There’s been a lot of talk recently in the petro-chemical industry about pneumatic torque wrench accuracy and inaccuracy.
These tools are accurate, and repeatable, but there are several factors you’ll need to consider when ensuring pneumatic torque wrench accuracy:
Like any piece of equipment, a pneumatic torque wrench is only as good as the quality of its components and the state that it’s in at the time it’s being used. Pneumatic torque wrenches have a gearbox attached to an air motor, which means there are a lot of moving parts in play.
Questions that you will need to address include: “Does the gearbox have bearings around each gear?” and “What is the degree and grade of the gears?”
The air motor is also critical in regard to the machine components and tolerances of these parts.
2. Input air source (as related to PSI and CFM) and air quality
With pneumatic tools, air is the source driving the motor and turning the gearbox. If that air is wet or dirty, it will dramatically change the tool performance. The CFM or volume of the air needs to be adequate to allow the motor to run at peak performance.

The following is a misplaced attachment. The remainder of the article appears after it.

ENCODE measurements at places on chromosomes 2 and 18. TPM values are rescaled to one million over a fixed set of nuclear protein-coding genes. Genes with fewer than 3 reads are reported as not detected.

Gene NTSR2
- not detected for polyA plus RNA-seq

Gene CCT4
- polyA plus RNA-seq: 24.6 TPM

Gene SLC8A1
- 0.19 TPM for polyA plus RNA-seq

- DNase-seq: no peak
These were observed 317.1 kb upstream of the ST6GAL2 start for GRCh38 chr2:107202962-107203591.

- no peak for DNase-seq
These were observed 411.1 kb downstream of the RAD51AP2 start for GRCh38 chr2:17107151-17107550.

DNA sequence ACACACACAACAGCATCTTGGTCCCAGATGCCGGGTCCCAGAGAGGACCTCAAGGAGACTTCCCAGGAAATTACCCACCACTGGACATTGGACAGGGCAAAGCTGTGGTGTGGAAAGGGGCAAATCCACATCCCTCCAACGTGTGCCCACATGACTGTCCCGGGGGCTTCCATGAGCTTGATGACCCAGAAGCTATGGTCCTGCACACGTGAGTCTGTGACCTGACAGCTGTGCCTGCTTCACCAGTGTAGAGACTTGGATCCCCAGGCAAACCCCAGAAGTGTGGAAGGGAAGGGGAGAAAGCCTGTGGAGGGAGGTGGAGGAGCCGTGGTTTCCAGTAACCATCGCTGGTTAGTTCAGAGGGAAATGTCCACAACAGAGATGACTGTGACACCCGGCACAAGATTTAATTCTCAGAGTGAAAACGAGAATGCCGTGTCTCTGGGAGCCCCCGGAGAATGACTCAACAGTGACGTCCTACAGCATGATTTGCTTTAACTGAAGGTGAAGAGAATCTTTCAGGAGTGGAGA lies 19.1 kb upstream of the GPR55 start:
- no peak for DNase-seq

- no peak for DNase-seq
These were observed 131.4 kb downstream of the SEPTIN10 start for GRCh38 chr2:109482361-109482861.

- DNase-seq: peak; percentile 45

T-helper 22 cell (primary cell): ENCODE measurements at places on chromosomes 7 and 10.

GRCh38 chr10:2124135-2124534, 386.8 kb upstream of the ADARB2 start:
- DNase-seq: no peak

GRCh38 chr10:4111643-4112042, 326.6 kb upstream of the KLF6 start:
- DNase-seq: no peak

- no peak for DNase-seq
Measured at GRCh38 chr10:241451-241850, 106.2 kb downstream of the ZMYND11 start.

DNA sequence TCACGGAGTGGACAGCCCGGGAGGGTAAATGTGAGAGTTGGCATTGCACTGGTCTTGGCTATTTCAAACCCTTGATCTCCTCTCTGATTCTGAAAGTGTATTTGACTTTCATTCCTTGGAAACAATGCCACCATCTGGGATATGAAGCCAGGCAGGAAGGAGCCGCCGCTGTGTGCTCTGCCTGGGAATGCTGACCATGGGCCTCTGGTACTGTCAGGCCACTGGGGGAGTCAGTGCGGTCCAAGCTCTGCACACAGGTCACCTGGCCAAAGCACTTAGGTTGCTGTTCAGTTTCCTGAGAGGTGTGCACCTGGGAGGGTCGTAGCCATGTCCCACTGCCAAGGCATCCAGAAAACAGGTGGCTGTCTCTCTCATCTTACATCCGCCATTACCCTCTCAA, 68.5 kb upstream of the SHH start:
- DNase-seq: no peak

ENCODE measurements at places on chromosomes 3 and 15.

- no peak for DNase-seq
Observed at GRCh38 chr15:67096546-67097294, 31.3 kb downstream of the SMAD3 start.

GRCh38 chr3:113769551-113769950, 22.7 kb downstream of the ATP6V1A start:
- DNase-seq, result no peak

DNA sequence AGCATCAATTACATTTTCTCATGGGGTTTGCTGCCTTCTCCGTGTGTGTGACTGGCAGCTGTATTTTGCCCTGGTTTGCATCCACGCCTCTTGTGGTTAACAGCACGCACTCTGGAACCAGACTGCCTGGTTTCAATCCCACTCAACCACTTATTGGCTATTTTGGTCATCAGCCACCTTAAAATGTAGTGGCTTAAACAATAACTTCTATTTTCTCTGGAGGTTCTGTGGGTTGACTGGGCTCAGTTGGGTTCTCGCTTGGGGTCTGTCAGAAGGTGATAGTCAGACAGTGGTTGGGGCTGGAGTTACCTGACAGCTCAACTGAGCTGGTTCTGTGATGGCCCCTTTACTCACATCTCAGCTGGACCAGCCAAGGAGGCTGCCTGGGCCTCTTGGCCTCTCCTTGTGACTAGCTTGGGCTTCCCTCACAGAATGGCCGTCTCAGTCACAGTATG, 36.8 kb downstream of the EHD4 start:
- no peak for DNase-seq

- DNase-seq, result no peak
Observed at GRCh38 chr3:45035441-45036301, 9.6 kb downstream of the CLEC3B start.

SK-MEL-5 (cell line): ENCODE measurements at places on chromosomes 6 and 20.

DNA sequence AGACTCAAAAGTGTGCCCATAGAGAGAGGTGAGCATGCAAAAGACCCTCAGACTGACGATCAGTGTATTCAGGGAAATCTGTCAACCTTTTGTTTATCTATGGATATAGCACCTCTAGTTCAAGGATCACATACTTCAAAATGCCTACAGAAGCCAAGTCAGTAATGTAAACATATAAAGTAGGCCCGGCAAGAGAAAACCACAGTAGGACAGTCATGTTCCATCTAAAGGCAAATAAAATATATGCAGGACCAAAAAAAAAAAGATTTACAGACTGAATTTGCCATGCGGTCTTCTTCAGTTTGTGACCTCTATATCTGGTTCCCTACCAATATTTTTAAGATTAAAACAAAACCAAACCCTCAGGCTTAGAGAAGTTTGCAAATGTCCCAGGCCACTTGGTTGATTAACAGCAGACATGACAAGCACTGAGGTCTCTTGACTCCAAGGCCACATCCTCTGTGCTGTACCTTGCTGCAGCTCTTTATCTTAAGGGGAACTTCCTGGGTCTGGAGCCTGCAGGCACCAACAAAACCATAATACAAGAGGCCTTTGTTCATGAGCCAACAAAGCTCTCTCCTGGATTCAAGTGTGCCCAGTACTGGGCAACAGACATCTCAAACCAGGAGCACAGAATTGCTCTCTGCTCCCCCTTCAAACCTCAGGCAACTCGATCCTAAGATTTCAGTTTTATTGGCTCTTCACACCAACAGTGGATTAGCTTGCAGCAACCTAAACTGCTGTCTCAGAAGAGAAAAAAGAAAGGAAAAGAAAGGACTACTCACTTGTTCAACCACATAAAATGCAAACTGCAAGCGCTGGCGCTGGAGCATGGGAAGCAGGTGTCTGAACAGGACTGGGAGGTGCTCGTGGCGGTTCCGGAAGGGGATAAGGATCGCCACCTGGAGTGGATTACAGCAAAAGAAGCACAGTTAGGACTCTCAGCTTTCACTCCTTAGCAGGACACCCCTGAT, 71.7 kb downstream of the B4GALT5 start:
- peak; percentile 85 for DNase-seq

3. Application the tool is being utilized on: Bolt condition and joint configuration
Tools are tested and calibrated in a lab according to set conditions. But your tool is now operating out in the field, in a wide range of bolt and joint conditions.
Bolts can have a different grade tensile strength, different states of use (lubricate or dry, for example) or be in new or used condition. Torque wrenches will continue to produce the given torque output, but with changing bolts, the question becomes: “Is the given torque the correct load that particular bolting configuration needs?”
The condition of the tool
The final thing you’ll need to ask when ensuring pneumatic torque wrench accuracy is a simple question: “Is this tool in good working order?”
Tools in the petro-chemical industry are typically used in rough outdoor environments. Although they require regular maintenance and inspection, they are often not properly calibrated and maintained.
In conclusion, pneumatic torque wrenches are qualified, accurate and repeatable torque tools for the oil and gas industry. They are faster, lighter and easier to operate than manual and hydraulic torque tools.
And if you’re concerned about pneumatic torque wrench accuracy, contact Maxpro. Our A2LA-accredited calibration lab can test all of your torque tools to ensure that you’re getting safe, accurate and reliable measurements.